Just tell me why ? so confuse...

Discussion in 'ASP .Net Web Services' started by serge calderara, Nov 9, 2005.

  1. Dear all,

    I was planning to build a web service component for one of my customer that
    will be preliminary use in there company intranet.

    This web service will be in charge of sending back data from an SQL server
    database base on a user request like for example following webmethod :

    - GetLastEntry :
    will return last recorded data elements

    - GetEntryBetween (Startdate, EndDate° : retrun a range of record between
    those dates

    base on that I have benn told that using Web service for database access is
    a bad, bad idea due to performance and security reason because it is a SOAP
    request.

    But when I check for instance WebService provides by Amazon to get
    information relative to a particular book, I guess tiere web service retrive
    data from a database too.

    So could anyone cold clearly explain ?

    thanks for your help
    regards
    serge
    serge calderara, Nov 9, 2005
    #1
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  2. serge calderara

    Scott M. Guest

    Who told you that using a web service to access data was a bad idea? I
    don't think that person knows what they are talking about.

    Perhaps they meant that a web service class should not "directly" access a
    database, but rather it should call another data layer class that gets the
    data from the database and passes it back to the web service for the service
    to pass back to the calling application.

    Using web services to access data on remotes systems is possibly the most
    common thing that people use web services for.

    -Scott



    "serge calderara" <> wrote in
    message news:...
    > Dear all,
    >
    > I was planning to build a web service component for one of my customer
    > that
    > will be preliminary use in there company intranet.
    >
    > This web service will be in charge of sending back data from an SQL server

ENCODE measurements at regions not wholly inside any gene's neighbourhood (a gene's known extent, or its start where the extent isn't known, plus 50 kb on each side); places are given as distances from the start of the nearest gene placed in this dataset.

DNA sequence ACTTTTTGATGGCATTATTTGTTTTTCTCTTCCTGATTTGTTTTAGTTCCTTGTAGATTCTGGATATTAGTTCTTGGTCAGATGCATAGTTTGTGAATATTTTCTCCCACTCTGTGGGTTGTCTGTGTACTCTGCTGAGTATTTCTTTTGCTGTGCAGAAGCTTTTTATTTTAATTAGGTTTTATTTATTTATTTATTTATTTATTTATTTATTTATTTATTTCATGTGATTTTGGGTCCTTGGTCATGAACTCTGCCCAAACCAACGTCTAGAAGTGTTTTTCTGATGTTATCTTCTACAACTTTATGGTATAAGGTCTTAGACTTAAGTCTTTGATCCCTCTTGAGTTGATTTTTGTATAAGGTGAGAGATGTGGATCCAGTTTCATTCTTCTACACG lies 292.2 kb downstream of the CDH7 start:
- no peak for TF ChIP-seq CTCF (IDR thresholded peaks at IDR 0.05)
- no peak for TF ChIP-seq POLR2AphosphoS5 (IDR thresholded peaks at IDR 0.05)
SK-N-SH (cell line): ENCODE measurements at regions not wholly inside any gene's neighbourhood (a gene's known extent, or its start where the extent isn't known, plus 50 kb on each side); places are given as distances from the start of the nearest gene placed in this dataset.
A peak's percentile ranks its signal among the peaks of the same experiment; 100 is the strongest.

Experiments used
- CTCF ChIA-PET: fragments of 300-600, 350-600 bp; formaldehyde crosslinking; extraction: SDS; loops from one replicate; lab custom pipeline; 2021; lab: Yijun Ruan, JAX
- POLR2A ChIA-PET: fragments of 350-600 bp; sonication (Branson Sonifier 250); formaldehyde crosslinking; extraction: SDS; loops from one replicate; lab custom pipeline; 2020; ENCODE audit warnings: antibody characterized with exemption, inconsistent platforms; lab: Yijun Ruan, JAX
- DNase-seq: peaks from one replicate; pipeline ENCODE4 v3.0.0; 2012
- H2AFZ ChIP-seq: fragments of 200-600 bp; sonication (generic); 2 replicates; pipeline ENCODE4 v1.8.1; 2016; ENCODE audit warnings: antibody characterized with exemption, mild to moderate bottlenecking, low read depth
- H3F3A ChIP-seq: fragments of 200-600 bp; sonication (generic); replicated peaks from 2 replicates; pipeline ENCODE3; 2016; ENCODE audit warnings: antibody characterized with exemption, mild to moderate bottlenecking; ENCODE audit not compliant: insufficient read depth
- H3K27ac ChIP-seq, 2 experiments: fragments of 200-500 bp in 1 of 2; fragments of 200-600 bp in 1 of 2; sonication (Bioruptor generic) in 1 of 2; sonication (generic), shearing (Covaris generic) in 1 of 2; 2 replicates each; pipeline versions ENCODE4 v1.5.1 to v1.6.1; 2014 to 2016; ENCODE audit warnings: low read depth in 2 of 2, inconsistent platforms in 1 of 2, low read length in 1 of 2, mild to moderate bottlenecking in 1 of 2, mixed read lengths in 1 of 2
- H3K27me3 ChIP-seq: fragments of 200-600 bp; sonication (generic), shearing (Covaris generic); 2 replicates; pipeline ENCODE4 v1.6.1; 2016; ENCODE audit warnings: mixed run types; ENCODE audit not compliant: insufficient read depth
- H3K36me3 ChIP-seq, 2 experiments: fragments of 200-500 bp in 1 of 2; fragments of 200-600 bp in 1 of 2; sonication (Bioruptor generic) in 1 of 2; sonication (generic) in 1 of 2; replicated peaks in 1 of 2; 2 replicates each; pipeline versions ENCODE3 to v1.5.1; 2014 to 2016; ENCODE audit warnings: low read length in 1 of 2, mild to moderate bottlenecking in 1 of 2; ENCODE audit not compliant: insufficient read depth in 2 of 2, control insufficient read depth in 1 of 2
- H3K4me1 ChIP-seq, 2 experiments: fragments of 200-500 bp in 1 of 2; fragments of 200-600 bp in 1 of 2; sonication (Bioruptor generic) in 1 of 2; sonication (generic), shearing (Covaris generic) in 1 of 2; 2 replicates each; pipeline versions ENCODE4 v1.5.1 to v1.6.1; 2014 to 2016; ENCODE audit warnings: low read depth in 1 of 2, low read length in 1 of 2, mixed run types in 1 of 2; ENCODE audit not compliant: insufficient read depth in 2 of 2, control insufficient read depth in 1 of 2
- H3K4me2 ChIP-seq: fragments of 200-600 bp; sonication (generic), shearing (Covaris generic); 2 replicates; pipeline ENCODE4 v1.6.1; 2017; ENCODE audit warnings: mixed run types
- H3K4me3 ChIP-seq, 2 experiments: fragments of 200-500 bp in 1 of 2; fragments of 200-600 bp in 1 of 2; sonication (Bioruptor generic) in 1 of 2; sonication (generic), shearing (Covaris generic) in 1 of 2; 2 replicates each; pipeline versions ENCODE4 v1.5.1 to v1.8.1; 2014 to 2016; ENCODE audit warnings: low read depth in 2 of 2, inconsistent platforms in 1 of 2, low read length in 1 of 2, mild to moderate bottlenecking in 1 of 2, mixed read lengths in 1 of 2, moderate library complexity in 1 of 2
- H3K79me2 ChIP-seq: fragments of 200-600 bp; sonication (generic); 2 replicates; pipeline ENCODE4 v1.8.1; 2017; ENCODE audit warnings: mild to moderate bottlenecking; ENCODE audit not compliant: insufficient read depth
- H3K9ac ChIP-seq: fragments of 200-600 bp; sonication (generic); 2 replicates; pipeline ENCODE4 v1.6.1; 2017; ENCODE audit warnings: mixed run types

> database base on a user request like for example following webmethod :
    >
    > - GetLastEntry :
    > will return last recorded data elements
    >
    > - GetEntryBetween (Startdate, EndDate° : retrun a range of record between
    > those dates
    >
    > base on that I have benn told that using Web service for database access
    > is
    > a bad, bad idea due to performance and security reason because it is a
    > SOAP
    > request.
    >
    > But when I check for instance WebService provides by Amazon to get
    > information relative to a particular book, I guess tiere web service
    > retrive
    > data from a database too.
    >
    > So could anyone cold clearly explain ?
    >
    > thanks for your help
    > regards
    > serge
    >
    Scott M., Nov 9, 2005
    #2
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  3. Thanks for your reply.

    What do you mean by WebService class should not directly access to database ?
    Ok here is what I have done:

    I have created a WebService project
    Then defined in this web service some WebMethod that collects data

    Do you mean that inside my web service project I should add a separate
    classe that handle database request and then return the data to the webMethod
    function?

    Or do you mean that I should get a totally separate assembly which is
    connected to database and retrun data and then my web srevice class
    instanciate that assembly ?

    If the second solution is the properway to do, how the web service will know
    where the assembly will be located as web service could be install on a
    registration server and the assembly on my customer web server ?

    thnaks for your info

    regards
    serge

    "Scott M." wrote: